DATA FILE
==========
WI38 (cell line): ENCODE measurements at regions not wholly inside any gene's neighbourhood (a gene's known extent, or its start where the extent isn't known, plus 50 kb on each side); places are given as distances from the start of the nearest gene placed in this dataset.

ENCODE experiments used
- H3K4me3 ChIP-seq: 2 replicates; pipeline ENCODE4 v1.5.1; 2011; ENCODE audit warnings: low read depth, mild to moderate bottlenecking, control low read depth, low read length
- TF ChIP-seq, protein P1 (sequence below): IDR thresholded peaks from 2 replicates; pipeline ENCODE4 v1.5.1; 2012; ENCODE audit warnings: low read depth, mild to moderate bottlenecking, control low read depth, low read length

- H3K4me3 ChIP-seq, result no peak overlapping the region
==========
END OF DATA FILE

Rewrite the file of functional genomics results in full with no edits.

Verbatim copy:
WI38 (cell line): ENCODE measurements at regions not wholly inside any gene's neighbourhood (a gene's known extent, or its start where the extent isn't known, plus 50 kb on each side); places are given as distances from the start of the nearest gene placed in this dataset.

ENCODE experiments used
- H3K4me3 ChIP-seq: 2 replicates; pipeline ENCODE4 v1.5.1; 2011; ENCODE audit warnings: low read depth, mild to moderate bottlenecking, control low read depth, low read length
- TF ChIP-seq, protein P1 (sequence below): IDR thresholded peaks from 2 replicates; pipeline ENCODE4 v1.5.1; 2012; ENCODE audit warnings: low read depth, mild to moderate bottlenecking, control low read depth, low read length

- H3K4me3 ChIP-seq, result no peak overlapping the region